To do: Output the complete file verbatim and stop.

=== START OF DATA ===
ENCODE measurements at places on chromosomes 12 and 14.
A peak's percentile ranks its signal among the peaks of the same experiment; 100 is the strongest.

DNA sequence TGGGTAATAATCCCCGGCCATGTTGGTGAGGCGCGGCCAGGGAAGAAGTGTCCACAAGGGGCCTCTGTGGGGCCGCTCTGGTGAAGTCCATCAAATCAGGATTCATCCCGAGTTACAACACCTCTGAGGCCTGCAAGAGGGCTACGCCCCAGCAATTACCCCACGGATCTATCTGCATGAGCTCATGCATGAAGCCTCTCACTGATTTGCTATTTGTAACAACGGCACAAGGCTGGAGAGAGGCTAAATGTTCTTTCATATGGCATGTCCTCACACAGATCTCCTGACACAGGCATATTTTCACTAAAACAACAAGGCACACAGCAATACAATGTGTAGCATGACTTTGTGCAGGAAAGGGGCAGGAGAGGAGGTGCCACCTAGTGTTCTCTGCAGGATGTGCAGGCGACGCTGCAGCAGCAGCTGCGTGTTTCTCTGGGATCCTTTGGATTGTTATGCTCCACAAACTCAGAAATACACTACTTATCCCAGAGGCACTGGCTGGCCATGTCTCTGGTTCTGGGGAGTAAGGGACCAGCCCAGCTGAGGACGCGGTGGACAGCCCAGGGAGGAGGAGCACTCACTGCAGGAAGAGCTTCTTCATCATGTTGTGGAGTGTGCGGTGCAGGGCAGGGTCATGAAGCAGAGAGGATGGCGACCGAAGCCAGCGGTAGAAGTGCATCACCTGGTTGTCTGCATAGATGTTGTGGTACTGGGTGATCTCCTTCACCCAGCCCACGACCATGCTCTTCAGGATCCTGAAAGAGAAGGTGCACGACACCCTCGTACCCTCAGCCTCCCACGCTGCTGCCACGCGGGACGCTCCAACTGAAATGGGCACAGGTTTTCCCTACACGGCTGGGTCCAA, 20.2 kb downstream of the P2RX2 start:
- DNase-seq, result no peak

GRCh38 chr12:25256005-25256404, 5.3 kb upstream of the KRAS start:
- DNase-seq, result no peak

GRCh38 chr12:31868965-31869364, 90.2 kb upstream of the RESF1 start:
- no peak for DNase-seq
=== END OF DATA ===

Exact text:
ENCODE measurements at places on chromosomes 12 and 14.
A peak's percentile ranks its signal among the peaks of the same experiment; 100 is the strongest.

DNA sequence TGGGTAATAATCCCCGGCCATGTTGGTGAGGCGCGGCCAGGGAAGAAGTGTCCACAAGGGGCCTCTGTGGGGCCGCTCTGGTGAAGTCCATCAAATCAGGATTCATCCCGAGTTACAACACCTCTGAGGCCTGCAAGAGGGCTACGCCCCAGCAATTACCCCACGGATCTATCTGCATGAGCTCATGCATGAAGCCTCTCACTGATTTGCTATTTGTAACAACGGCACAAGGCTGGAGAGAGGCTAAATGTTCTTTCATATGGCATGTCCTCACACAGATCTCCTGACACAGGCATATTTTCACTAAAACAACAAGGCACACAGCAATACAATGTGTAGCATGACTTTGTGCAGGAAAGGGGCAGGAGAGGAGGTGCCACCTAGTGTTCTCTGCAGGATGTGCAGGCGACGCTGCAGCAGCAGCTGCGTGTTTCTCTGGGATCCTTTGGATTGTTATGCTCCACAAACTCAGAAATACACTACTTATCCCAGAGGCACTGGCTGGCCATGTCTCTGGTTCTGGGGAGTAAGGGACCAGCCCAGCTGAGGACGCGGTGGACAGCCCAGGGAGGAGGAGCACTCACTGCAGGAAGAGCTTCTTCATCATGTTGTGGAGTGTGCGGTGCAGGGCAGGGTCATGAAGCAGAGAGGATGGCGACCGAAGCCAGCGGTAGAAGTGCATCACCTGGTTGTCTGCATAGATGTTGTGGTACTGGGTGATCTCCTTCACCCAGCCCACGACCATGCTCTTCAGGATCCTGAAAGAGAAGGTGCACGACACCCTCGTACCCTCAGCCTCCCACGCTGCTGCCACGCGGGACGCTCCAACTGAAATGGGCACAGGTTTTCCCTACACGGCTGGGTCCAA, 20.2 kb downstream of the P2RX2 start:
- DNase-seq, result no peak

GRCh38 chr12:25256005-25256404, 5.3 kb upstream of the KRAS start:
- DNase-seq, result no peak

GRCh38 chr12:31868965-31869364, 90.2 kb upstream of the RESF1 start:
- no peak for DNase-seq